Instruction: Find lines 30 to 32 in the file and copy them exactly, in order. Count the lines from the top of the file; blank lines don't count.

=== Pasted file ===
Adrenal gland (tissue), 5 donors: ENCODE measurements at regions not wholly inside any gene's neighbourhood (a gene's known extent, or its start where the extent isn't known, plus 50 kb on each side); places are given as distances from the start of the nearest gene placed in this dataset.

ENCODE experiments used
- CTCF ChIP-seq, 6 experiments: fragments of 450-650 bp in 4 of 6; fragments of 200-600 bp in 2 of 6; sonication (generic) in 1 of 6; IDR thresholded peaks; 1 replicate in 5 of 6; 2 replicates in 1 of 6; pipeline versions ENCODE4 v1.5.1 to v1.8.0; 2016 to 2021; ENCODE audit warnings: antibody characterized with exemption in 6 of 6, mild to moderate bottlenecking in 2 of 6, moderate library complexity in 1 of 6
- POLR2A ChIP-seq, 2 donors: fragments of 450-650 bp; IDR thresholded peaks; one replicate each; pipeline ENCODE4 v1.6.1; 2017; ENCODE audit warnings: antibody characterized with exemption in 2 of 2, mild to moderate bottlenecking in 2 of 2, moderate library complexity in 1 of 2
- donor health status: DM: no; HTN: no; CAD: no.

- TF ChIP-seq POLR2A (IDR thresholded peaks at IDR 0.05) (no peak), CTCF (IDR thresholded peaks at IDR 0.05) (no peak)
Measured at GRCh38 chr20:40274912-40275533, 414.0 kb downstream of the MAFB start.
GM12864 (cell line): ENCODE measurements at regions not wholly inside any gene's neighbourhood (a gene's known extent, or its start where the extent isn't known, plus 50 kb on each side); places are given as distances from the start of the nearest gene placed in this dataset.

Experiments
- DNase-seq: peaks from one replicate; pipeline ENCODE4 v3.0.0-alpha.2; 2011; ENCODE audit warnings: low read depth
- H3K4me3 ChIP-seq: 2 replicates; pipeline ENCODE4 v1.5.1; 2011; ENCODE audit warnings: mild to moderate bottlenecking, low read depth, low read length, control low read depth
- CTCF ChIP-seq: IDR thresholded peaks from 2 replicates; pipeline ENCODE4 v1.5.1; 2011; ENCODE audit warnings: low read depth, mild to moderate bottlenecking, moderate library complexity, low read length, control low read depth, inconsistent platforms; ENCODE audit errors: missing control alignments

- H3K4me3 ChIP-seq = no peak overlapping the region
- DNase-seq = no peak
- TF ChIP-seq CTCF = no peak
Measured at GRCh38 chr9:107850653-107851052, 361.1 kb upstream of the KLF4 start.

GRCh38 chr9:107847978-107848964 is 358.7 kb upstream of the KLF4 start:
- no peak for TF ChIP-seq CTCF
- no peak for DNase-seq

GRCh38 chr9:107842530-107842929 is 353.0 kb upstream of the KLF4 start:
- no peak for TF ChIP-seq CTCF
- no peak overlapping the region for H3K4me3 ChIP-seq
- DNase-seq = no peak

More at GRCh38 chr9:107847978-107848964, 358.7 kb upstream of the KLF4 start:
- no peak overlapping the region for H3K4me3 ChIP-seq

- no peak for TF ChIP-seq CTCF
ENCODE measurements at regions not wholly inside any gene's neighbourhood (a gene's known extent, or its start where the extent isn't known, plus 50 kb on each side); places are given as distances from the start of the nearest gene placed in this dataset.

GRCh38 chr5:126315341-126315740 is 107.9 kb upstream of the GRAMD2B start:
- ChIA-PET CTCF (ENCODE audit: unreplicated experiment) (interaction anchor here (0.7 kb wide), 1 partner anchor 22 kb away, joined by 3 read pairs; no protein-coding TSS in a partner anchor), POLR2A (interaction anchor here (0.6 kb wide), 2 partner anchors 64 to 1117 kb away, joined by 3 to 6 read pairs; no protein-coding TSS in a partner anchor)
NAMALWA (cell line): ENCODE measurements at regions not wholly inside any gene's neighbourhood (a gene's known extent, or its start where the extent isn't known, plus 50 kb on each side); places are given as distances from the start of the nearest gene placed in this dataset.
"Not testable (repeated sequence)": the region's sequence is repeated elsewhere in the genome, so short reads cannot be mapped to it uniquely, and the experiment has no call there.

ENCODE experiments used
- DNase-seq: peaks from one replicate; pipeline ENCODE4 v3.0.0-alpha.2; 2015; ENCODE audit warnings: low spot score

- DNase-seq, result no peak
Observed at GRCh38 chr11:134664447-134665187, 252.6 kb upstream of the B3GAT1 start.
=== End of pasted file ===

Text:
NAMALWA (cell line): ENCODE measurements at regions not wholly inside any gene's neighbourhood (a gene's known extent, or its start where the extent isn't known, plus 50 kb on each side); places are given as distances from the start of the nearest gene placed in this dataset.
"Not testable (repeated sequence)": the region's sequence is repeated elsewhere in the genome, so short reads cannot be mapped to it uniquely, and the experiment has no call there.

ENCODE experiments used